This article has been written by me and re-posted with permission from Parentedge: http://parentedge.in/holiday-art-create-from-scrap/
Christmas or any another festival, we humans pretty much imitate the busy activity of a beehive during festive seasons. However, before the crowd attacks the shopping centers, newspapers speak out the Christmas Cheer loud and clear as a flurry of toys, lights, and gifts decorate flyers and pamphlets. Since I like to use everything to its best capacity, I could not think of throwing away the big heap of paper that came through my mail. And this is how a new art project was born.
Activity: A Simple Art Project, 45-60mins
Age group: 4- 6 years with parental help; 6 – 10 years independently
What you need
- A large piece of cardboard or plain white paper
- Glue sticks or glue
- Newspapers / flyers with any images related to Christmas or toys
- Trash can
- Curious kids
Creativity, imagination, organization skills, fine motor skills, competitiveness, spatial reasoning, decision making.
You can chose either ‘The Christmas Theme’ or ‘The Toy Theme’ or mix the two!
It is best to have two kids do this activity side by side to add a competitive spirit. Kids will have 60mins to complete the project. Their aim will be to create for themselves, a special room on the canvas or paper you provide. They will do this by choosing, cutting, and pasting the pictures from their own pile of newspapers. They could use markers to decorate their room and create any theme. It doesn’t matter if the snaps overlap, as long as each one is seen clearly and a minimum of 20 pictures have been used. They should use their imaginations to generate this special room as if it was real, a part of their real home. In fact, you can title your kids ‘Interior Designers’ for this fun project.
Collect all the newspapers and sit down in an area with enough room to spread the papers. Before you call the kids, filter the papers by yourself. Make sure there are 15 – 30 pages of newspapers / flyers that have photographs related to Christmas or toys. For example, a page showing decorative lights, a Christmas tree or an ornament, is worth saving. One that has a few toy cars, kids playing in a dollhouse or pretending to be supermen are excellent too.
If you are calling on friends or siblings for a project competition, make two different piles, relevant to each one’s age. I had a 9-year young with my 4-year young, which means the older one got a lot more newspapers to work with simply because she would be faster and more independent. I wanted to keep the curiosity as well the challenge alive for each one.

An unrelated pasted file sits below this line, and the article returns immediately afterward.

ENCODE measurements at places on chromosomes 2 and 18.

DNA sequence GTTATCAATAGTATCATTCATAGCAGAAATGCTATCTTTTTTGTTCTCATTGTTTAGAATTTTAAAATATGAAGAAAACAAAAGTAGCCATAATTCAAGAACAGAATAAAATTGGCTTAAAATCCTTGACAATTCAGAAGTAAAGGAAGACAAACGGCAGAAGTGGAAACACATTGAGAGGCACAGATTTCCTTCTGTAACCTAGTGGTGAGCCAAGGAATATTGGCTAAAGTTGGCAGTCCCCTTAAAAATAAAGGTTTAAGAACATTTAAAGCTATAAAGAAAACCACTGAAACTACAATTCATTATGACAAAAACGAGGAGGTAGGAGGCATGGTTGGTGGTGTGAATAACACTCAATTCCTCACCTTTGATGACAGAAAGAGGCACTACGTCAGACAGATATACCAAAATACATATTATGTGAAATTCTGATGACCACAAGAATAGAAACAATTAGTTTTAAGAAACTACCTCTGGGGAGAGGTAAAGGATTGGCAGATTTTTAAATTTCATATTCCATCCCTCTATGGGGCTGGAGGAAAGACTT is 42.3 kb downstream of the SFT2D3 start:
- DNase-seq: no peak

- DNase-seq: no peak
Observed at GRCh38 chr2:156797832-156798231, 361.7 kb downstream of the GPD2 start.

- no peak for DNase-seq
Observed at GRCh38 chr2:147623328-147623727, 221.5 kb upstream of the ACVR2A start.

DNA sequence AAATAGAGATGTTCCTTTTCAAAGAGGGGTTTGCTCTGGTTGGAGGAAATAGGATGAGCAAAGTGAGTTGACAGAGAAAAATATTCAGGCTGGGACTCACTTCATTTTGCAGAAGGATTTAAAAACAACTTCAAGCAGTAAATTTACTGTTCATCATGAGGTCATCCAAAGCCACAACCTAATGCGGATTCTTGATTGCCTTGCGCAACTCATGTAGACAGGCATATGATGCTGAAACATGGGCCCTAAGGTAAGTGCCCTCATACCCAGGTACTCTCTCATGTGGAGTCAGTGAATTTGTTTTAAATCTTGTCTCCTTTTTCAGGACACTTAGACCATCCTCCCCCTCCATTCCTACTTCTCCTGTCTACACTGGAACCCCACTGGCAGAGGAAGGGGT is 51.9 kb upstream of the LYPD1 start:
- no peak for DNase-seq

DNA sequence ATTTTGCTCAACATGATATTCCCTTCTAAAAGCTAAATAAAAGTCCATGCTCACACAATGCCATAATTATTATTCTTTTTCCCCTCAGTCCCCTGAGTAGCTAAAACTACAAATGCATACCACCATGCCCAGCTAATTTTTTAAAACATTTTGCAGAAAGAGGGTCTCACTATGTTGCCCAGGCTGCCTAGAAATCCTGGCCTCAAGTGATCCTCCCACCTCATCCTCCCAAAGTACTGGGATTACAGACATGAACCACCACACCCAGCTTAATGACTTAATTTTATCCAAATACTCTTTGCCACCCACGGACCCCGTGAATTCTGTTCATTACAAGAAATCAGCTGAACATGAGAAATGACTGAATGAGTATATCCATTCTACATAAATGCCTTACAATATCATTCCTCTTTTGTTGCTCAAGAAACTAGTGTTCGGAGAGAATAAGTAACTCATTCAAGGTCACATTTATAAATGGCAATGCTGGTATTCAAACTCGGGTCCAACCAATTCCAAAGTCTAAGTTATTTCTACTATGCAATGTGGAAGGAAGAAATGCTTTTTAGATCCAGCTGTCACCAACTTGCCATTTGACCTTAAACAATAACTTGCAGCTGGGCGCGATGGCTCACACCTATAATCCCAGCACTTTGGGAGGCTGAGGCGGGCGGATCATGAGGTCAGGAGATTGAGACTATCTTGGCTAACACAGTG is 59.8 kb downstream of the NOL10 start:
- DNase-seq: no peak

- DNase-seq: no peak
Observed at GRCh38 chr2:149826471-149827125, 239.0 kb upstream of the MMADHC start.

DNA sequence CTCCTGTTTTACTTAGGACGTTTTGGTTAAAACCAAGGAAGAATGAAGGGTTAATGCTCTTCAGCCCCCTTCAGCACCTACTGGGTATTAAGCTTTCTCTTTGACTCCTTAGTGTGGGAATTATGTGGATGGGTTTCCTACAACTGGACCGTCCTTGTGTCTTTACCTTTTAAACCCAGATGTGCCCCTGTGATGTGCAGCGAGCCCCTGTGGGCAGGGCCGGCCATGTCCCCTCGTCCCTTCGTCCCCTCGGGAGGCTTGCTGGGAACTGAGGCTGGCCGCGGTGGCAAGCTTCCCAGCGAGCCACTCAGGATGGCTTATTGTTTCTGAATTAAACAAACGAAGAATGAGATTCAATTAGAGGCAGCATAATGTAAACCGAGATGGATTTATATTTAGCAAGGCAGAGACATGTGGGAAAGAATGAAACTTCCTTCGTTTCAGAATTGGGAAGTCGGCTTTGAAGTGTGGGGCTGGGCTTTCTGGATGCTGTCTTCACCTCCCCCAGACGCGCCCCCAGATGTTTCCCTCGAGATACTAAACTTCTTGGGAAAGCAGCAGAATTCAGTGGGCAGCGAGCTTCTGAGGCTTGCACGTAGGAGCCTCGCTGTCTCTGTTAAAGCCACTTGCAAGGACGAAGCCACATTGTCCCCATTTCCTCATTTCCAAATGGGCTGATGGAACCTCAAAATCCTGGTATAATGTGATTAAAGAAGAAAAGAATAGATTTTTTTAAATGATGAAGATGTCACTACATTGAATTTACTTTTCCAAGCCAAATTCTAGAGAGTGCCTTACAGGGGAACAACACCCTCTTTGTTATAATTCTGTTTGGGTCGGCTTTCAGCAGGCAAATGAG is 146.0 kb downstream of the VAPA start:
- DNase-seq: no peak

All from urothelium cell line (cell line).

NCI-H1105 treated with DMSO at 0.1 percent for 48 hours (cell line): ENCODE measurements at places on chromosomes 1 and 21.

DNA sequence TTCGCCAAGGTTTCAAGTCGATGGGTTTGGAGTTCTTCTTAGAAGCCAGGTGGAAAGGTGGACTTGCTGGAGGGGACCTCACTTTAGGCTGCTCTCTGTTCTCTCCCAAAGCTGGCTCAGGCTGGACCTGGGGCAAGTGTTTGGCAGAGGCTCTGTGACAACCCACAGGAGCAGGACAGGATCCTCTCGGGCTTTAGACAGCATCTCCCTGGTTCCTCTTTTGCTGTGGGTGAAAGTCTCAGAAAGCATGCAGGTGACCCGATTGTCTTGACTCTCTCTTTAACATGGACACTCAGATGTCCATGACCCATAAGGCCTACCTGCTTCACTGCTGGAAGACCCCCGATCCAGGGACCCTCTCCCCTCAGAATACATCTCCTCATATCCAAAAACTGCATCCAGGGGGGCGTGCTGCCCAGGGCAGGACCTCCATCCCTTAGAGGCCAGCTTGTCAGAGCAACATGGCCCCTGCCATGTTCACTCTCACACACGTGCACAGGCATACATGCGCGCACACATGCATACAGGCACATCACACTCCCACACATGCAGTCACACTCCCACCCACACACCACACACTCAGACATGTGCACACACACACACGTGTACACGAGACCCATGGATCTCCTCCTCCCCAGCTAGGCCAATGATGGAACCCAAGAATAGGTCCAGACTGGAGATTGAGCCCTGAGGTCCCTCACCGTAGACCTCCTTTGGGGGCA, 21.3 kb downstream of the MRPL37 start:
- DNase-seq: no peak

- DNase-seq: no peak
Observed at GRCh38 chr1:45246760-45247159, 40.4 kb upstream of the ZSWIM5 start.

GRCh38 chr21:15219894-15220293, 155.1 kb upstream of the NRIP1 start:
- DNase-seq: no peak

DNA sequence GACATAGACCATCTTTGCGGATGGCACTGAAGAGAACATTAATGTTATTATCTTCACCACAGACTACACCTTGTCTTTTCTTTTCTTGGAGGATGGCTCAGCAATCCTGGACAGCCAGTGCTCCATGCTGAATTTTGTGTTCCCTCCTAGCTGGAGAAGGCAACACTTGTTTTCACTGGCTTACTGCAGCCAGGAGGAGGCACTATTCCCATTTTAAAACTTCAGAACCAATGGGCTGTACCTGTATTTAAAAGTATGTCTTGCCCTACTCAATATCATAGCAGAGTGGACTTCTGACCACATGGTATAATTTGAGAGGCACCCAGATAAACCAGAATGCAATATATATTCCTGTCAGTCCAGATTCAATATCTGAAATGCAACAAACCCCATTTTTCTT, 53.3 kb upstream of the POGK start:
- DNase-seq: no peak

Once you have the newspapers sorted, spread out a large cloth / sheet / plastic to work on the floor. On that spread out the large white paper or cardboard and all other necessities in equal quantity for each child. Then, call the kids.
It is time to announce the rules. Let each child know that the competition is only in two aspects – to use everything that is given and to complete the project on time. Make it clear that there is no competing for better or worse. You won’t be judging the final project and putting a label of good or bad; rather you will see how well they use the resources given to them within the set time limit. Assure them that you are around for any back up or support. The ultimate aim is to LEARN & HAVE FUN. Read ‘The Plot’ section above to announce the rules.
This picture above was created by Kapila Khare, 9 years young. She made the toy room of her dreams!
Now that you know this activity has so much to teach your child (check above in the section titled ‘Learning Focus’), you can use this project with different things.
Here are a few ideas
- Save boxes of cereal, cookies, croutons, ready-to-eat packs, lentils, etc. Cut out food pictures from there and challenge kids to make a food chart. Use the classification of healthy vs. unhealthy or fats/ proteins/ carbs. Activate your creativity, parents!
- Save pictures of produces (fruits and vegetables) from several articles. They could make charts to classify fruits and veggies or ones they like vs. don’t like or even organize by the color or texture.
- Use your vacation photographs, vehicles, environment, or pictures of different roles that people play in the community.
All you need is a pile of newspapers and a watchful eye!